The concepts of additive manufacturing (AM) have been used in the construction of 3D scaffolds for tissue engineering (TE), including the regeneration of bone, cartilage and skin. AM is very useful for providing tailored therapy, and one facet of this is the creation of multiphasic scaffolds to mimic regional changes in tissue ultrastructure. In this context, multiphasic scaffolds are described as having diverse regional morphologies from one another. Multiphasic scaffolds have a wide range of applications in TE when combined with a method that closely mimics the native tissue ultrastructure.
Furthermore, bimodal/multimodal fibrous scaffolds provide a variety of size characteristics within each zone and often comprise tiny diameter fibres to enhance cell adherence while bigger fibres preserve the overall construct's structural integrity. The small diameter fraction is typically created using solution electrospinning, whilst the larger diameter fibres are created using a variety of techniques such as melt spinning, fused deposition modelling (FDM), or a different electrospinning configuration. Due to a more straightforward regulatory route to clinical translation, melt processing was chosen in this work.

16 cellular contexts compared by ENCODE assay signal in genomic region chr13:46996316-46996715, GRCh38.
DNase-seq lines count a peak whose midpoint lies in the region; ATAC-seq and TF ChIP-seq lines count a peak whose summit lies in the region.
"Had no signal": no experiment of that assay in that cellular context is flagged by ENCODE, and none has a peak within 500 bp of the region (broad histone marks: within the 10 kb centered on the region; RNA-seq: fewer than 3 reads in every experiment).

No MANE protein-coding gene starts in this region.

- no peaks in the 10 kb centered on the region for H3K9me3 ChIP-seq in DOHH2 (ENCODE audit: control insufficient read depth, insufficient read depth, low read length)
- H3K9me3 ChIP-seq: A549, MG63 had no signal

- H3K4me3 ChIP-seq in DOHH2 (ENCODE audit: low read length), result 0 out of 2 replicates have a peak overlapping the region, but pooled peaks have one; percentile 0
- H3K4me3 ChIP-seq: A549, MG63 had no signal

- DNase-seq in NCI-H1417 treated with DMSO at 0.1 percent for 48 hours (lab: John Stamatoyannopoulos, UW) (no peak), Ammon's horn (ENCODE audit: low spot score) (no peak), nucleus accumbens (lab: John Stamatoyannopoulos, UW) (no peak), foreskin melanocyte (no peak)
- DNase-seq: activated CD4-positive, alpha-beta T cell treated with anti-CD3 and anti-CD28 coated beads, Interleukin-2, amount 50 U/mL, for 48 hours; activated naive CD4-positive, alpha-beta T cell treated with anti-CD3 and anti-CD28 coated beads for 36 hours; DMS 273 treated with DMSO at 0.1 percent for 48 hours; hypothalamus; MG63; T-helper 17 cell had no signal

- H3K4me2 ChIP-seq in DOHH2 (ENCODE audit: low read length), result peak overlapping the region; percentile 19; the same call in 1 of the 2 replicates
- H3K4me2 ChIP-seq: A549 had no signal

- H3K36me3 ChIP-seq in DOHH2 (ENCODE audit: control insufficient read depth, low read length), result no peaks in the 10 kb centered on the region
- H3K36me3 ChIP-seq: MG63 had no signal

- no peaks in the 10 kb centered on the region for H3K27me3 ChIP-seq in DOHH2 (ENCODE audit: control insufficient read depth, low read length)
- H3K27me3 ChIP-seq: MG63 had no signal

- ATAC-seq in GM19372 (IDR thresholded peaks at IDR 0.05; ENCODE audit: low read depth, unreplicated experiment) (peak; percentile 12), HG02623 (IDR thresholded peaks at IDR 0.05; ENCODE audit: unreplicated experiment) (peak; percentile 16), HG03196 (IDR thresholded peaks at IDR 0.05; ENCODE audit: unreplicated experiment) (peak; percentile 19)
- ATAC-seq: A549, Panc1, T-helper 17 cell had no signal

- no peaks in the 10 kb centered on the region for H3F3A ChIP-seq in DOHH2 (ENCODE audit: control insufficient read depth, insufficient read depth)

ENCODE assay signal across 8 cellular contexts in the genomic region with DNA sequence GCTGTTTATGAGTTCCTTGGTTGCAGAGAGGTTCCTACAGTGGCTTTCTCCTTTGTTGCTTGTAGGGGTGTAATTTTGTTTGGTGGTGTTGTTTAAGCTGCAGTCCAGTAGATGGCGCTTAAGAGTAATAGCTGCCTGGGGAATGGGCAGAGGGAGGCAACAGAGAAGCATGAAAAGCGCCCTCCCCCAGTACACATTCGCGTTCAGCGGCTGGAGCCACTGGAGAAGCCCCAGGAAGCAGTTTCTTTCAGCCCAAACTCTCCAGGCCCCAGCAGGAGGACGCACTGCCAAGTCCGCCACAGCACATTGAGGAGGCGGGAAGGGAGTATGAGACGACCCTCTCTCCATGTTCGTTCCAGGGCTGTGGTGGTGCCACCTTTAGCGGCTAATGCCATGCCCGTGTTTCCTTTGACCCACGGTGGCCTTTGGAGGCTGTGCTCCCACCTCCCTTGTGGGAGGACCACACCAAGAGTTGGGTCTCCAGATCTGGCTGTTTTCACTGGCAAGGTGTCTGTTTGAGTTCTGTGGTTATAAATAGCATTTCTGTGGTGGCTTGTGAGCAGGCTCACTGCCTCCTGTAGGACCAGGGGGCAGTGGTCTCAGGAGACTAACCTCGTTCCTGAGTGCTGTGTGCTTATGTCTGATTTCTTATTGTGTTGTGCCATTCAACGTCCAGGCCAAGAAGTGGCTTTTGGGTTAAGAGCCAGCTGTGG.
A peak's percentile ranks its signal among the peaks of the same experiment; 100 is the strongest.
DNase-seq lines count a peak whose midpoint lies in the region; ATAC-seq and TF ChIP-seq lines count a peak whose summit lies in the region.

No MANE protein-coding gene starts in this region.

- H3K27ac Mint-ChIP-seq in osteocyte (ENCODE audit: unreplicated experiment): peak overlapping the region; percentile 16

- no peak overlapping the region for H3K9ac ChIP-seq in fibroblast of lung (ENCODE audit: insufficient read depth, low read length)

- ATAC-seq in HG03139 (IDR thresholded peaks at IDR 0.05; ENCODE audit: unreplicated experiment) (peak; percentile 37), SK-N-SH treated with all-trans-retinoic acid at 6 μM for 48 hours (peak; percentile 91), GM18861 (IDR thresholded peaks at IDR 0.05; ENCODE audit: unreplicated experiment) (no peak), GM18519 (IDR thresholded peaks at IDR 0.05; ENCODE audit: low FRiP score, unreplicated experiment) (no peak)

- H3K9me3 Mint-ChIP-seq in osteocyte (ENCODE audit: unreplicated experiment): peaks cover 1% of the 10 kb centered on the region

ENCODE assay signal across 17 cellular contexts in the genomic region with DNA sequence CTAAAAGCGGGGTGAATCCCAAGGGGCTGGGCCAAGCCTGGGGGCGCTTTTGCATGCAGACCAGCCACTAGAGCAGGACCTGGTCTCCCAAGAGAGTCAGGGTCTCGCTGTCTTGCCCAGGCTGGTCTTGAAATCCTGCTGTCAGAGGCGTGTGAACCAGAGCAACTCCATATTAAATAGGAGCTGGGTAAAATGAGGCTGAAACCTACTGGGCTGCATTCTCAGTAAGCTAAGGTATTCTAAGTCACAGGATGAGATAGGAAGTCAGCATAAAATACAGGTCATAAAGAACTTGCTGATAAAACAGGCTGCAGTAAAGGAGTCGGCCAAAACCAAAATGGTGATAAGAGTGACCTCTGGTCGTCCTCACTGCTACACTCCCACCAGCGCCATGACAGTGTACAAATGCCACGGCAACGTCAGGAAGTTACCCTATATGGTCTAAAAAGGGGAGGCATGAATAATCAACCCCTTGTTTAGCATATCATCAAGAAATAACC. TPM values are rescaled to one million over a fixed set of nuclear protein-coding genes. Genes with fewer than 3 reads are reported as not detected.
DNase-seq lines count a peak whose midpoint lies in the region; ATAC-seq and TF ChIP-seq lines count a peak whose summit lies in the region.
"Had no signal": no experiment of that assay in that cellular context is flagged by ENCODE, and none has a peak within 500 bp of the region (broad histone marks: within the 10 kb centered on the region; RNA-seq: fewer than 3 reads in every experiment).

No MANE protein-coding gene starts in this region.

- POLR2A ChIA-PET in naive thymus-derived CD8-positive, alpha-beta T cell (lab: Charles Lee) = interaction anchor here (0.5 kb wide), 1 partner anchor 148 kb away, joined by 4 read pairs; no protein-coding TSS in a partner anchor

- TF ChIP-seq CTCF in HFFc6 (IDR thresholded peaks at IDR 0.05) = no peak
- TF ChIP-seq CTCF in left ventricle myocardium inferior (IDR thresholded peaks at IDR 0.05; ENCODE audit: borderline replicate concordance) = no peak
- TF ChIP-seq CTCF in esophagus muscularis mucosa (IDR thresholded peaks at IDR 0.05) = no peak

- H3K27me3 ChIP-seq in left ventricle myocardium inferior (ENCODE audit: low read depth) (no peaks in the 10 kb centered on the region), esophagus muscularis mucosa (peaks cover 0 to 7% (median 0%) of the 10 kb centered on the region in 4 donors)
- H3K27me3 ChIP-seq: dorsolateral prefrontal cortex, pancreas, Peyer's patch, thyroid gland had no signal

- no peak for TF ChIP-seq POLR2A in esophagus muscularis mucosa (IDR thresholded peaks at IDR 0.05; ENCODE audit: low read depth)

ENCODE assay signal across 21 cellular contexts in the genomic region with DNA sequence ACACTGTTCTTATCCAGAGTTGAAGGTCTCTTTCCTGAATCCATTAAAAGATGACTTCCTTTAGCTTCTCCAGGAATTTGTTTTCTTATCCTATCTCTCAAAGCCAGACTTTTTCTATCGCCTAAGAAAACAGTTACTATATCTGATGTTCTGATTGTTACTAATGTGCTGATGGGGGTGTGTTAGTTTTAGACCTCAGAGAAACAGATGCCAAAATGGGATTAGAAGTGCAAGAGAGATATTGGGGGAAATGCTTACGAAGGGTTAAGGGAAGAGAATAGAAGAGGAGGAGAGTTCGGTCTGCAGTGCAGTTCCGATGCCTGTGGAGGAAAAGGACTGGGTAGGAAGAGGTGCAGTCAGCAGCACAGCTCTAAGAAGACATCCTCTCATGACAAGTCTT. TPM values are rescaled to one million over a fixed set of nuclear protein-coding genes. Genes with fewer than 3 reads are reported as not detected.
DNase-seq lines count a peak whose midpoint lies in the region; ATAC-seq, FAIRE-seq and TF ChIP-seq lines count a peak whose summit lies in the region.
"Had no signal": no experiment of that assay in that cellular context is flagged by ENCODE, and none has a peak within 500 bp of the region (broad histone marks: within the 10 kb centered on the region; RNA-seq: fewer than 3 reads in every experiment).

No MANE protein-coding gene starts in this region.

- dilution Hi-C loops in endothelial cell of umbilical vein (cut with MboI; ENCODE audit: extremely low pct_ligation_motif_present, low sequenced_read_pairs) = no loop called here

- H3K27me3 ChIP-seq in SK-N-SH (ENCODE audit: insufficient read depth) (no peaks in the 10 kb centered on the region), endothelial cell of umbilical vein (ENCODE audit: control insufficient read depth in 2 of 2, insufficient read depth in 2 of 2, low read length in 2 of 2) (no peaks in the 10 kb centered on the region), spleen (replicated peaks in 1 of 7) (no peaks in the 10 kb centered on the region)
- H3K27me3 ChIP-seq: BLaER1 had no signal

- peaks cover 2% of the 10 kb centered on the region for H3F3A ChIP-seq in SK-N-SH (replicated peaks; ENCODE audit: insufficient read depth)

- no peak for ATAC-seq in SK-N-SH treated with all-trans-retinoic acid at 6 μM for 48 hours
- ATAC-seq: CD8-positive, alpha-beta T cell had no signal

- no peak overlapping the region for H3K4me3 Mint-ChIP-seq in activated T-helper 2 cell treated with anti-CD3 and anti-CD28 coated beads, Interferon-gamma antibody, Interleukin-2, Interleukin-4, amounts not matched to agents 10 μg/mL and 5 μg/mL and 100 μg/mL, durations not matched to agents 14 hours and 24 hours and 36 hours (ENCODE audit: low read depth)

The heart valves are highly flexible but durable, with complicated deformation properties including anisotropy, nonlinearity, and viscoelasticity that are only partially replicated in scaffolds for heart valve tissue engineering (HVTE). The structural characteristics and microarchitecture of the primary tissue constituents, particularly collagen fibres, define these biomechanical traits.
Melt electrowetting (MEW) is used to build functional scaffolds with highly regulated fibrous microarchitecture that imitate the wavy character of collagen fibres and their load-dependent recruitment. As established by quasistatic and dynamic mechanical characterization, scaffolds with well-specified serpentine designs recreate the J-shaped strain stiffening, anisotropic, and viscoelastic behaviour of natural heart valve leaflets. They also increase the development of human vascular smooth muscle cells sown directly or in fibrin encapsulation, as well as the deposition of valvular extracellular matrix components.